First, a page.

Letter by Rezaei and Arjmand Regarding Article, “Cerebrolysin and Recovery After Stroke (CARS): A Randomized, Placebo-Controlled, Double-Blind, Multicenter Trial”
To the Editor:
We read with great interest and appreciation the article by Muresanu et al1 on the effects of cerebrolysin on the improvement of motor function in patients with acute ischemic stroke. Within the word count limitations of this letter, however, we would like to present a point that needs to be addressed and evaluated more in future experimental and clinical studies regarding the cerebrolysin mechanisms of action to improve ischemic stroke outcomes.
Cerebrolysin is a neuroprotective medication, which is a porcine brain–derived peptide that acts as a neurotrophic agent similar to growth and neurotrophic factors in the brain. It has been postulated that cerebrolysin implements its effect through the inhibition of apoptosis and the production of free radicals and lipid peroxidation, which can contribute to the inhibition of neuronal death and neuroinflammation, improvement of neuronal survival, and stimulation of neurogenesis.1,2
The majority of studies on this issue have demonstrated the recovery from functional or cognitive disabilities related to neurodegenerative diseases. In a randomized study, we showed, for the first time, that cerebrolysin led to a decline in the pulsatility index of the middle cerebral artery, as measured by a transcranial Doppler examination during a 90-day follow-up in patients who had experienced an acute ischemic stroke.3 This finding adds further scientific evidence of the cerebrolysin impact on ischemic stroke. As proved in previous reports, the pulsatility index reflects downstream peripheral resistance, which could be related directly to intracranial arterial resistance.4 Compared with arteries embedded in muscle, an increased resistance in distal small arteries in the brain may influence more proximal arteries. Therefore, it is of great value to investigate if cerebrolysin improves neurological function and via which pathophysiologic pathways: neuronal survival, increased cerebral blood flow, or both together. No clinical studies have focused on the hemodynamic effects promoted by cerebrolysin, which can, in some ways, explain its potential neuroprotective abilities in addition to previous findings.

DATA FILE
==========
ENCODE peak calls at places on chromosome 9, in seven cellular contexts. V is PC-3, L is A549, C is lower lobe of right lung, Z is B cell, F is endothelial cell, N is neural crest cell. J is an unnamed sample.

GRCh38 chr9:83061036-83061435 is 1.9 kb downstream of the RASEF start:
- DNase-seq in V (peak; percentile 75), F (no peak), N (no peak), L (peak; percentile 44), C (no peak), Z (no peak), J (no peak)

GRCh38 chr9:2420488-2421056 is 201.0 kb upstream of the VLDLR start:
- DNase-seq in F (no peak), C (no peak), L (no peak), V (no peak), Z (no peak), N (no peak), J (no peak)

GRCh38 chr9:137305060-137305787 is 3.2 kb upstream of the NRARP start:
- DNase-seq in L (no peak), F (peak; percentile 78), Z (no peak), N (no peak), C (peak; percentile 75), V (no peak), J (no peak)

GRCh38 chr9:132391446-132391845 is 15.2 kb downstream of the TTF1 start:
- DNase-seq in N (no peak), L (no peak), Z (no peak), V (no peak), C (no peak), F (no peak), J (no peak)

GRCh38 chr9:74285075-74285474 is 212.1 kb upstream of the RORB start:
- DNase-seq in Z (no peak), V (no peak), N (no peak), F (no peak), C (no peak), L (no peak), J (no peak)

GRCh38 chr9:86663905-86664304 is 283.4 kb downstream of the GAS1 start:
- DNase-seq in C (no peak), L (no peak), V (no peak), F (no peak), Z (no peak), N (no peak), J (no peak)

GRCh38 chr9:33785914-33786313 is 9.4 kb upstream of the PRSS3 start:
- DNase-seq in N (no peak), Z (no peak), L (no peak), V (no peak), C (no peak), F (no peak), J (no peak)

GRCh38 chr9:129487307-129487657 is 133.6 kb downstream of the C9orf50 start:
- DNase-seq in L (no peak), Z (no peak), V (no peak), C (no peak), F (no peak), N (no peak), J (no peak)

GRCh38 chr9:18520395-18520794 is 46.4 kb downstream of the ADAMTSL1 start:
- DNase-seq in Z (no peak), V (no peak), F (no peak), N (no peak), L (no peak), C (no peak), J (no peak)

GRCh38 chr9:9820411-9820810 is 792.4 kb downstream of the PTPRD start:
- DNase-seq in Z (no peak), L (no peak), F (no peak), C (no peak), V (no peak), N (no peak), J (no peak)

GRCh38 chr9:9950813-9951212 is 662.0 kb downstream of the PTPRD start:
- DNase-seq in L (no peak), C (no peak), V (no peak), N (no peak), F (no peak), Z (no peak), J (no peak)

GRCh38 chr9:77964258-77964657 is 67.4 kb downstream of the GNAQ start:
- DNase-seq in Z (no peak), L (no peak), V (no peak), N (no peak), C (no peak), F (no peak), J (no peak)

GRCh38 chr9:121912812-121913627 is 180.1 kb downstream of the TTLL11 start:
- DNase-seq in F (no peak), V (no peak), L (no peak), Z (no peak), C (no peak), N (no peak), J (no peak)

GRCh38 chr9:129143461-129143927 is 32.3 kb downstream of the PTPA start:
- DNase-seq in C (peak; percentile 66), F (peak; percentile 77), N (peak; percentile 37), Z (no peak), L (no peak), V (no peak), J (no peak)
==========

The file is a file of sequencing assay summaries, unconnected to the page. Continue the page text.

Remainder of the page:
We think that cerebrolysin has a pleiotropic effect on ischemic stroke, which is mediated mainly by 3 mechanisms: (1) neurogenesis and neuronal survival via inhibition of apoptotic pathways, (2) an anti-inflammatory role through inhibiting microglial activation, and (3) vasodilation caused by an undetermined mechanism. Further experimental and clinical studies on these issues, in particular the probable vasodilatory action, will give rise to more precise findings in predicting favorable clinical and functional outcomes in patients with acute ischemic stroke.
Yousef Rezaei, MD
Nasim Arjmand, MD
Seyyed-al-Shohada Heart Center
Urmia University of Medical Sciences
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- © 2016 American Heart Association, Inc.